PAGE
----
Tag: Donald Maass

Passive Heroine

 

     Recently on Writer Unboxed there was a discussion about passive characters. Now, 99% of writing coaches tell us to avoid passive characters like COVID-19. Thus, I was flummoxed by the suggestion that passive characters could be the protagonists in a story.

I’m now reading a book with a passive heroine. Despite threats to her home, her livelihood, and her beloved village,  she refuses to act. Why? She’s shy.

I can’t imagine how that premise got by an acquiring editor, but it did. The book is published by Random House.

The plot, setting and secondary characters are all appealing enough that I’m still turning the page. But, for all that there have been some laugh-out-loud moments, I’m still annoyed by the heroine. Surely she’ll have to break out of her shell sometime, but I’m half-way through the book and it hasn’t happened yet.

Perhaps the author hoped to provoke empathy in the reader by showing the heroine incapacitated by her extreme shyness, but in this reader, she only provokes irritation. Not a great way to promote sales.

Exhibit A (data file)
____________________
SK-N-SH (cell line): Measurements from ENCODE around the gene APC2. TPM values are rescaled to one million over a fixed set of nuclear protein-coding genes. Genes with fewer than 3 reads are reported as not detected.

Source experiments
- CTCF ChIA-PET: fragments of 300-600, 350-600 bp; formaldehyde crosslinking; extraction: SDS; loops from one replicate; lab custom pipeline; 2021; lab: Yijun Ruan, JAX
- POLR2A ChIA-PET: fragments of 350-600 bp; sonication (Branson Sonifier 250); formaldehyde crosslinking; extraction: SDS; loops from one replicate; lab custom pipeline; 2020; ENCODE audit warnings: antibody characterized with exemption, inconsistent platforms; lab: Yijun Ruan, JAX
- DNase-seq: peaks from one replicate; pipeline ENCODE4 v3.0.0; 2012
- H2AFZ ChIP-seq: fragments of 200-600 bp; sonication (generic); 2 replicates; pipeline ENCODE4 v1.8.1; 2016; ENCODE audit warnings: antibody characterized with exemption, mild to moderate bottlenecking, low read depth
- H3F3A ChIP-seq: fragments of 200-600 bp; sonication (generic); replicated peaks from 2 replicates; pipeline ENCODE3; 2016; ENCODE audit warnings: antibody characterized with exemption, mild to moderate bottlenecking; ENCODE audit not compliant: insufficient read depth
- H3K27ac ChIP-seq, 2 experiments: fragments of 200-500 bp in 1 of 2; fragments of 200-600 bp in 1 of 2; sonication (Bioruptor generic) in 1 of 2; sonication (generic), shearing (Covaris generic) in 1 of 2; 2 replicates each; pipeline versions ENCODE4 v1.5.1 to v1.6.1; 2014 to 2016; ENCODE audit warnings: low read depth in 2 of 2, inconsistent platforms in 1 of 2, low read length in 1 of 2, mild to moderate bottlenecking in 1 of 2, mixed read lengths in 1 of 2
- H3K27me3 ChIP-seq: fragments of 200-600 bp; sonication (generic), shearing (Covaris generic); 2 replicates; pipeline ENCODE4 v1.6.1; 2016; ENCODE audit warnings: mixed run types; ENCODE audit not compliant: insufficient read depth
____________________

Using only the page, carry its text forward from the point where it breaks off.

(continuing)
In his book, Writing the Break-Out Novel, Donald Maass has a whole chapter on characters. The first requirement he lists is “larger than life.”  When your main character hides in a corner, it is hard to think of her as larger than life. In The 38 Most Common Fiction Writing Mistakes, Jack Bickham says, “don’t write about wimps when you can build strong, active characters.” Dwight Swain says the character “must care about something, feel that some aspect of his world is important — important enough to fight for.”

If all these giants of the writing business urge authors to create active characters, how did I end up reading a book about a crybaby? I well remember one of my many rejection letters saying that the heroine, whom I loved for her strength in the face of catastrophe, was too reactive. This editor wanted the lead character to “drive the story,” to be the agent of change, not to merely respond to situations beyond her control. 

The reviews for this passive heroine novel are mostly favourable, with many middle-of-the-road ratings. I ordered the book from my local library on the recommendation of some other authors. Despite my annoyance with the protagonist, I do find the writing engaging and the secondary characters are a world of fun.